Leading EU negotiator with Iran held quiet talks in Jerusalem

Prosor at UN: Hamas never got memo that Gaza withdrawal was supposed to end jihad against Israel

EU Political Director Helga Schmid (L), EU High Representative Federica Mogherini (C) and Iranian Foreign Minister Javad Zarif at nuclear talks in Lausanne March 31, 2015 (photo credit: REUTERS)
EU Political Director Helga Schmid (L), EU High Representative Federica Mogherini (C) and Iranian Foreign Minister Javad Zarif at nuclear talks in Lausanne March 31, 2015
(photo credit: REUTERS)
One of the P5+1’s top negotiators in the nuclear talks with Iran, Helga Schmid, paid a low-profile visit to Israel earlier this week to brief senior Israeli officials on the deal she was instrumental in writing.
Western diplomatic sources said Schmid came for a 24-hour visit at the beginning of the week and briefed a number of senior Israeli officials, including National Security Adviser Yossi Cohen, chairman of the Knesset Foreign Affairs and Defense Committee Tzachi Hanegbi and Foreign Ministry director- general Dore Gold.
Schmid is the deputy secretary- general of the EU’s External Action Service, and her boss – Federica Mogherini – is expected to travel to Iran next week. Though the P5+1 – the US, Russia, China, Britain, Germany and France – didn’t raise issues such as Iran’s human rights record or its destabilizing activities in the region during negotiations over the nuclear issue, Mogherini is expected to do so during her visit to Tehran.
Thursday marked the first day that Prime Minister Benjamin Netanyahu did not publicly slam the agreement since it was announced nine days ago, but Ambassador to the UN Ron Prosor did, telling the UN Security Council that “in the summer of 2015, the countdown to Iran becoming a threshold nuclear state has begun.”
“In five years, the embargo against conventional weapons will end; in eight years, they can acquire missile technology; in 10 years, unlimited centrifuges,” Prosor said at the Security Council’s monthly discussion on the Middle East. “This is not disarmament, this is a timetable for Iran to build nuclear weapons.”
He said that “in future years, the consequences of this mistake will become clear to all, but for Israel, tomorrow is already too late.” Calling Iran the “godfather of terror around the world,” Prosor said that countries from Argentina to Bulgaria have experienced Iranian terrorism first hand.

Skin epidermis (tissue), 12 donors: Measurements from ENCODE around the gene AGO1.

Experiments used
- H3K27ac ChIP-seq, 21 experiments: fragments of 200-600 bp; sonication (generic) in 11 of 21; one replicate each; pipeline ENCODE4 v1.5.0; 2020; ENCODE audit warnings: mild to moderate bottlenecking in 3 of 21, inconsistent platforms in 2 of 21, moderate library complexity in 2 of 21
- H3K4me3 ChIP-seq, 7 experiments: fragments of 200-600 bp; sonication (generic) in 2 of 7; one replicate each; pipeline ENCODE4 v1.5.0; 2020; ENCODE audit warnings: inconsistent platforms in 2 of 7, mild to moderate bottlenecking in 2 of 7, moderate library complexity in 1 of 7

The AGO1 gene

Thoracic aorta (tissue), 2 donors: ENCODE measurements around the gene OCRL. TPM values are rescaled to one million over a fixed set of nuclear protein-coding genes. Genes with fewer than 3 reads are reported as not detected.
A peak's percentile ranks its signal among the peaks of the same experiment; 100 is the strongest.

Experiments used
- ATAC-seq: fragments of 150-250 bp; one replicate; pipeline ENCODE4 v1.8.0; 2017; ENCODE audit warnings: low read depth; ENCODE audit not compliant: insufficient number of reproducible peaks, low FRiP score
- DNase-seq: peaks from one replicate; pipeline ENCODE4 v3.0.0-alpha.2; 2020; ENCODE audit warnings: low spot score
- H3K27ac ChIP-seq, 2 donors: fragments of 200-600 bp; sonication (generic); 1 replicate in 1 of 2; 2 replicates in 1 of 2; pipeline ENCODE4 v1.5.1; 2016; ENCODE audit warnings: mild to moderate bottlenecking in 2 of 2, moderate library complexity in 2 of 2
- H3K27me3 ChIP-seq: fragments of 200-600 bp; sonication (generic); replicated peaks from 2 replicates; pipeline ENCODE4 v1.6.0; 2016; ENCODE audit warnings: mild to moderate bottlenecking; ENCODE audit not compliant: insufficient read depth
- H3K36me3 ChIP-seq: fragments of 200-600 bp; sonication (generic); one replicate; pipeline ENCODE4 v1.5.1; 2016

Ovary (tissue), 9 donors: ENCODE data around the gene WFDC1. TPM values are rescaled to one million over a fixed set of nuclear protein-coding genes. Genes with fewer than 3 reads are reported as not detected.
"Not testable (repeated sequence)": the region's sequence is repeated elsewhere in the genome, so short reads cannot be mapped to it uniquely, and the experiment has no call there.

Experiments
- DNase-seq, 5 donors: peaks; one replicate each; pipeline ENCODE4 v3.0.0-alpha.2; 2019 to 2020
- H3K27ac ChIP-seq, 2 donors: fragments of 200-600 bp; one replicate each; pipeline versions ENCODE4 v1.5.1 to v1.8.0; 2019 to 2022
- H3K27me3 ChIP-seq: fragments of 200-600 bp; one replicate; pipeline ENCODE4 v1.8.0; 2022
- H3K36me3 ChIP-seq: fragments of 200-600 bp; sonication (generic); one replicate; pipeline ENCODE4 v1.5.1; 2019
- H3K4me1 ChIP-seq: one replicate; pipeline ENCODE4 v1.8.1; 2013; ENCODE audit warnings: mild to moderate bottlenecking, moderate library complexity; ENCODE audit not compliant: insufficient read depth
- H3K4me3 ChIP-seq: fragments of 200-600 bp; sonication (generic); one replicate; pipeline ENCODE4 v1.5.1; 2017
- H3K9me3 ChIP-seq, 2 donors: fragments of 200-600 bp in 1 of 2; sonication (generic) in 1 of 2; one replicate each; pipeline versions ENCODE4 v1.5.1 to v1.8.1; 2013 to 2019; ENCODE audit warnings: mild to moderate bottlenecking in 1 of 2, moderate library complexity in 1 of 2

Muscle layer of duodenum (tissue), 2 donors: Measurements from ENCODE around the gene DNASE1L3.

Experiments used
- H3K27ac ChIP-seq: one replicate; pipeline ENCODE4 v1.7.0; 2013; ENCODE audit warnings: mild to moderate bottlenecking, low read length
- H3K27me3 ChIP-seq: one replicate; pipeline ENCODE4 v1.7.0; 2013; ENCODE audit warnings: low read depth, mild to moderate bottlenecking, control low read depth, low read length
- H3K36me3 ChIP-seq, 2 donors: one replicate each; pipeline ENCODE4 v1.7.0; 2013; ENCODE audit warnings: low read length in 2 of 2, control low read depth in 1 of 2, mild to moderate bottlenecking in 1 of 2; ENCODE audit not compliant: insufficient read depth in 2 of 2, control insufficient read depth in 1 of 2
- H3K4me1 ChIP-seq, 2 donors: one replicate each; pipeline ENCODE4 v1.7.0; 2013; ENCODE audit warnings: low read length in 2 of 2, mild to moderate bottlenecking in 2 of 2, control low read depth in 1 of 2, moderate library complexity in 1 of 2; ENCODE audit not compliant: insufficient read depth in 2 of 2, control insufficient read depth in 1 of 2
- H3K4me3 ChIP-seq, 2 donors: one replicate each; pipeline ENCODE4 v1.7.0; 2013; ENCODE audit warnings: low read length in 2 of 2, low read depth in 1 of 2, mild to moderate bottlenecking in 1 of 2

“Many members of this council described the agreement as the opening of a new chapter,” he said. “Well, I’m sorry to ruin a good book, but Iran’s Supreme Leader Ayatollah [Ali] Khamenei has a different story to tell. You may have signed a deal with the poster boys of Iran, [Foreign Minister Mohammad Javad] Zarif and [President Hassan] Rouhani, but in Iran, the ayatollah and his Revolutionary Guards are the ones calling the shots.”
Prosor quoted Iran’s Deputy Foreign Minister Abbas Araqchi as saying two days ago: “We have told the P5+1... that we will supply arms to anyone and anywhere... and will import weapons from anywhere we want and we have clarified this during the negotiations.”
Moving to other issues, Prosor reminded the Security Council that 10 years ago this month Israel withdrew from the Gaza Strip and four West Bank settlements.
“Ten years after withdrawing from Gaza, the territory we left has become a safe haven for terrorists.
Hamas, an internationally recognized terrorist organization, has used and abused the people of Gaza to continue its war against Israel,” he said.
“Apparently they didn’t get the memo that an Israeli withdrawal was supposed to end the jihad against its people.”
Gaza, Prosor said, was supposed to be the pilot project for Palestinian governance in the West Bank, “but the pilot crashed the plane.”
"And since then," he said, "that model has been repeated throughout the Middle East where nation-states are disintegrating and “bands of religious zealots are rushing in to create new theocratic states in this vacuum.”
“The Google Map of the region must be updated every day, based on which terror group has seized control of which area during the previous night,” he said.
Turning to the UN Human Rights Council Commission of Inquiry into last summer’s Operation Protective Edge, Prosor delivered withering criticism, pointing out that the commission said it could not “conclusively determine the intent of the Palestinian armed groups” with regard to the construction of tunnels into Israel.
“I have a suggestion,” he said. “Maybe these tunnels were intended to be the new metro system in Gaza? In that case, as a previous ambassador to the Court of St. James, let me give you a tip – Don’t forget to mind the gap.”
The UN’s special Mideast envoy Nickolay Mladenov told the Security Council that Israel and the Palestinians are further apart today from a two-state solution than they’ve ever been.
While slamming Israel again for settlements, Mladenov did “welcome the recent decision by Israel to add 8,000 new work permits for Palestinians from the West Bank, bringing the number of permits issued for employment in Israel to a new high of some 60,000.”
He said this, and other initiatives, should be expanded and sustained.
He called on “all actors in Gaza to provide information as to the possible whereabouts and conditions of two Israeli civilians who had entered Gaza sometime over the past year and remain unaccounted for.”
Palestinian Authority Ambassador Riyad Mansour told the Security Council that while “Gaza is being suffocated and dehumanized, the rest of occupied Palestine continues to be ravaged by Israel’s vicious settlement campaign, settler terror and repression.”